The Central Coast Economic Forecast held its annual re- flection and prediction of the San Luis Obispo County economy and beyond. Speakers Chris Thornberg and Robert Kleinhenz, Beacon Economics’ analysts, addressed almost 500 people at the Madonna Expo Center in San Luis Obispo. The crowd also enjoyed Doug Lipp, former head of training at Disney University, who discussed company culture, teamwork, and inspiring creative thinking.
“At the national and state level we’re going to have a long record expansion this year into 2019,” said Kleinhenz. “That is also good for our local economy, so we will continue to see the San Luis Obispo County and Central Coast economy continue to grow.”
Kleinhenz addressed one of the biggest challenges businesses face is finding bodies to fill positions. The current unemployment rate for San Luis Obispo County as of May 2018 sits at 2.5 percent according to the Bureau of Labor Statistics. This rate rests well below the state’s average of 4.2 percent. However, wages are also well below the California and United States averages.
“We may see a slowing of the economy in 2019 because there are not enough people to fill those posi- tions,” said Kleinhenz.
“There are more jobs open- ing then there are people looking for jobs in the U.S. right now,” said Thornberg. “It’s not jobs we need; it’s people to fill those jobs. That is what our nation needs at this particular point in time.”
Thornberg warned that the way to slow the current robust economy is to not have enough workers. He elicited a laugh from the audience by saying we should not be sending troops to the borders, but rather div- vying up the caravan of people head- ed to the U.S. borders and sending them to where jobs need filling.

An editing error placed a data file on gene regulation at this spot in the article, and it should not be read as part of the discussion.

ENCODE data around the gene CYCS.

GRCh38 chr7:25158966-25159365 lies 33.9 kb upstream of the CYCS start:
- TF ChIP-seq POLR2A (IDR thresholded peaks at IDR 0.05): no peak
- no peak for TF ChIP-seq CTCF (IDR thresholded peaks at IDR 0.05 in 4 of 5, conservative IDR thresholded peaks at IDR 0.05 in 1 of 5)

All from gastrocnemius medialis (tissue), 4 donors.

“You know that giant caravan coming up from Mexico (that) we’re all terrified of, really?” said Thornber. “We should have a job training orga- nization meeting them at the border.”
Despite the demand for workers, the Central Coast has not seemed to grasp the need to pay more for them. Much like lower home prices found in what is termed a buyer’s market in the real estate industry, when there are too many homes and too few buy- ers, the job market is currently expe- riencing a candidates market, where if employers want to fill those empty slots as well as not risk experienced employees, they are going to have to raise their hourly wages.
Much like the previous year, Thornberg addressed what he calls “Miserableism” in the current po- litical climate and news media and believes that the general public has been fed doom and gloom for years. Though it sells papers and boosts political platforms, the perception is not accurate given today’s growing economy.
“Every time you turn around,” said Thornberg, “there are people compet- ing to tell you that an even worse story about how terrible things are compared to the last person.” Thornberg continued to say, “The reality is of course that things aren’t that bad, in fact, I know that this is shocking they’re pretty damn good.”
Psychologists refer to the ten- dency to believe a falsehood due to repetitiveness as the illusory of truth effect or the illusion of truth. This phenomenon coupled with people’s tendency to see what they believe and not believe what they see, called conformational bias, can easily warp the perception of a nation and those governing it. Case in point, Thornberg said that the timing of the latest stimulus package produced by Congress is characteristic of the “absurdity we live in today.” Thornberg contended that in a late expansion and with a full employment economy is not the time for a stimulus plan, those are reserved for times of recession.
By Mark Diaz